“The Belgian Parliament made history today for animals and is illustrating its continued and principled stand against the senseless killing of endangered wildlife,” said Ruud Tombrock, executive director of HSI/Europe. “With this decision, Belgium positions itself as a leader in protecting biodiversity and endangered species. We believe other European countries are also ready to follow suit and take a strong stance against trophy hunting by banning imports of such souvenirs. The time is now for an EU-wide ban on the import of hunting trophies from endangered and protected species, reflecting the views of citizens across Member States in the European Union who share a commitment to being cautious and protective of animals and biodiversity, as well as preventing the fragmentation of the EU Single Market.”

The ban in Belgium sends a positive signal in support of the adoption of a similar ban in neighbouring France, where a cross-party Assembly bill proposal to ban the import of hunting trophies of protected species is currently under parliamentary session. That ban was proposed by Ecologist MP Sandra Regol with the support of Renaissance MP Corinne Vignon, chair of the Assembly’s Study Group on the Condition and Welfare of Animals.

Before its implementation, the adopted Belgian legislation needs to receive royal sanction and promulgation. The text will then be published in the ‘Moniteur Belge,’ coming into force on the day specified within the text, or if unspecified, 10 days after publication.

Download pictures of hunting trophies and campaign materials against trophy hunting here.


  • Trophy hunting of endangered species poses a severe threat to conservation and the world’s natural heritage. Trophy hunters prefer to kill the largest, most physically impressive animals, whose loss can cause cascade declines in populations. Many of the targeted species, such as African elephants, rhinoceros and leopards, are facing the risk of extinction and play crucial roles in maintaining healthy ecosystems and biodiversity.
  • According to an HSI/EU report, the EU is the second largest importer of hunting trophies after the United States, with an average of 3.000 trophies imported in the period between 2014 and 2018. The EU was also the largest importer of cheetah trophies with 297 cheetah trophies imported into the EU between 2014 and 2018. The top five species imported into the EU as trophies: Hartmann’s mountain zebra (3.119), Chacma baboon (1.751), American black bear (1.415), brown bear (1.056) and the African elephant (952),
  • Belgium is the 13th largest hunting trophy importer of internationally protected species in Europe.
  • In May 2016, the Netherlands instituted a ban on the import of hunting trophies for more than 200 species listed under Annex A of European Regulation 338/97 on the protection of species of wild fauna and flora by regulating trade therein and of species in danger of extinction. The import ban also applies to the following Annex B species: white rhinoceros, hippopotamus, mouflon (wild sheep from the Caucasus), lion and polar bear. A total of 200 animal species are affected by the import licenses ban.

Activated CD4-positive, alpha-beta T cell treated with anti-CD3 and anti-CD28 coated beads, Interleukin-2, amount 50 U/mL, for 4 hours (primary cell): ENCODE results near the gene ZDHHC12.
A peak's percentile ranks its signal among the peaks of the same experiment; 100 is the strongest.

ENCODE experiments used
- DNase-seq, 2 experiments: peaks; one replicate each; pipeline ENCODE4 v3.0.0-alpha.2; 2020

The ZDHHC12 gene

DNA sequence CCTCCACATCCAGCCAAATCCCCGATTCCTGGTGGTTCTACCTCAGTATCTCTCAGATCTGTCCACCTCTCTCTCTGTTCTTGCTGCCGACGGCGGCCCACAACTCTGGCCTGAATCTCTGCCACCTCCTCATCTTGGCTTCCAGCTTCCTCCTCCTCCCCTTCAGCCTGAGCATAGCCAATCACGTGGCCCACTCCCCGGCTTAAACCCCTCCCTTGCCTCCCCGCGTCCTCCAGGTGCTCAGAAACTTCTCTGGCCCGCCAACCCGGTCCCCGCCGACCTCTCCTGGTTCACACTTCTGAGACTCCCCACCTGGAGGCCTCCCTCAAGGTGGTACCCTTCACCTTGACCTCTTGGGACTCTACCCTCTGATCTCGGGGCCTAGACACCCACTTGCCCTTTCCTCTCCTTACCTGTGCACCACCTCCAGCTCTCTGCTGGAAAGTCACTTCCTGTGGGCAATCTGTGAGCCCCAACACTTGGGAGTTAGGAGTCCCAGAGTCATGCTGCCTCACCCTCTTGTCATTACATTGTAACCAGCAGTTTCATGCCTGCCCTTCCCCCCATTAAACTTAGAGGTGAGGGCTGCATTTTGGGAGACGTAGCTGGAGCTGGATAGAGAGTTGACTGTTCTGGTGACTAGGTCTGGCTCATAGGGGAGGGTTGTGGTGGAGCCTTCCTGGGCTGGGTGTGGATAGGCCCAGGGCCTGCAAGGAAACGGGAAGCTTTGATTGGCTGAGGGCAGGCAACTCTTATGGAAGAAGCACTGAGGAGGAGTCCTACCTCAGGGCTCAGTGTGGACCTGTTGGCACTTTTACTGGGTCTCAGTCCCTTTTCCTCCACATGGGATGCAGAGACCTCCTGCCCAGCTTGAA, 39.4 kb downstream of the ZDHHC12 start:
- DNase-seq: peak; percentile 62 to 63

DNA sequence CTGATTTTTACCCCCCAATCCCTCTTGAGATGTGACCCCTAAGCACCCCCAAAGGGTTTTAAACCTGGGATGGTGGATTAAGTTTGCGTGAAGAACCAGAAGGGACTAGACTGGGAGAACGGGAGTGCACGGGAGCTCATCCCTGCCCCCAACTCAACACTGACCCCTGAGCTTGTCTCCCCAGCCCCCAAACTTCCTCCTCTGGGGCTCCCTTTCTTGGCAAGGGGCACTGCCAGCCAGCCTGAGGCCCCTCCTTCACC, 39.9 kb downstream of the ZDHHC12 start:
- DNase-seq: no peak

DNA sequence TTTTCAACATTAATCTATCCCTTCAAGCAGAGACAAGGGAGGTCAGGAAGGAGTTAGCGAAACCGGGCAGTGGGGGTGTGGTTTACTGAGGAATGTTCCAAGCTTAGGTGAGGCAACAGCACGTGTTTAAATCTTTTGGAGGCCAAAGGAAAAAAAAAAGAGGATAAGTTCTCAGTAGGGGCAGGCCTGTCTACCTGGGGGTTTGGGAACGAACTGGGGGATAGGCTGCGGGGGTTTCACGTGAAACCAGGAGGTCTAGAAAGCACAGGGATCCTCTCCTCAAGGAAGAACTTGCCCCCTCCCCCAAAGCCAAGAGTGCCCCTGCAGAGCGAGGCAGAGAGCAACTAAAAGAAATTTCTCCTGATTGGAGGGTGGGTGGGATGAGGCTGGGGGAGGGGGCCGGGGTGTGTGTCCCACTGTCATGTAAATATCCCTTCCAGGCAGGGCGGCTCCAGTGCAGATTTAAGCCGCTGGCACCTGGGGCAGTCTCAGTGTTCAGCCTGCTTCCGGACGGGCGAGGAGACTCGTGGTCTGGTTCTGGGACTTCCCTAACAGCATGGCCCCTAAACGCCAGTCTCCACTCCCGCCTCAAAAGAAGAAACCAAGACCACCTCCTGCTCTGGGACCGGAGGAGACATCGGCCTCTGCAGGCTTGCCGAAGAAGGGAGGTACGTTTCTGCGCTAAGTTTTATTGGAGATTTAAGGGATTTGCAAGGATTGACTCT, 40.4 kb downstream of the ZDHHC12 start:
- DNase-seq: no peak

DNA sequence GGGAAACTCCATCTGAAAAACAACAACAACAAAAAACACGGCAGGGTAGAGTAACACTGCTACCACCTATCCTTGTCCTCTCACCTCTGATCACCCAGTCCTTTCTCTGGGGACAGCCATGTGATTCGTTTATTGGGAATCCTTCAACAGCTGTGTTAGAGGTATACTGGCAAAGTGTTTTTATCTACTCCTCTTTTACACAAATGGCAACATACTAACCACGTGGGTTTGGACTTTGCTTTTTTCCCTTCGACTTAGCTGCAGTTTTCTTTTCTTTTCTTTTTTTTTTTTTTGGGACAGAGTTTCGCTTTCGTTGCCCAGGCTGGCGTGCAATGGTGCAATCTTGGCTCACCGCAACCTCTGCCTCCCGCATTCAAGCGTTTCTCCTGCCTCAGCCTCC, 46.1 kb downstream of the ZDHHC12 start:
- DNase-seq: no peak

• France implemented a ban on the import of lion-hunting trophies in 2015. In 2023, a Bill proposal for registration, aimed at “stopping the issuance of import permits for hunting trophies of certain endangered species” was tabled.
  • The import of hunting trophies into Finland was restricted in June 2023. The new Nature Conservation Act includes a provision that prohibits the import of individual animals or their parts from the most endangered species worldwide which are threatened by international trade as trophies from countries outside the EU.
  • In Germany, the Minister of the Environment, Steffi Lemke (The Greens), announced that she intends to restrict the import of hunting trophies from protected animal species. Germany terminated the Country’s membership in the International Council for Game and Wildlife Conservation, a pro-trophy hunting lobby, in 2022.
  • In Italy in 2022, a bill aimed at banning the import, export and re-export to and from Italy of hunting trophies obtained from animals that are protected by CITES (the Convention on International Trade in Endangered Species) was presented. After the fall of the government and the elections in 2022, the same bill was tabled again in Parliament.


Media contact: Cassie Bodin-Duval,  international media relations coordinator at Humane Society International/Europe,; +32 469 149 469

Animal-Free Safety Assessment Collaboration urges European Chemicals Agency to step up compliance with mandates to prevent animal testing

Humane Society International / Europe


BRUSSELS—A new paper published this month in Regulatory Toxicology and Pharmacology by Unilever, Procter & Gamble, Innospec and other members of the Animal-Free Safety Assessment Collaboration has exposed numerous concrete examples of acceptance barriers to companies’ good-faith attempts to honour the requirement under European chemicals law that new animal testing may only be undertaken “as a last resort.”

The peer-reviewed article, “The last resort requirement under REACH: from principle to practice,” also provides recommendations to enhance the governance and enforcement of the legal requirement established in the EU Registration, Evaluation, Authorisation and Restriction of Chemicals (REACH) regulation. If implemented, the AFSA suggestions would significantly advance science and animal welfare by helping to inform upcoming plans to revise REACH and develop an EU roadmap for phasing out animal testing in the chemicals and other regulated product sectors.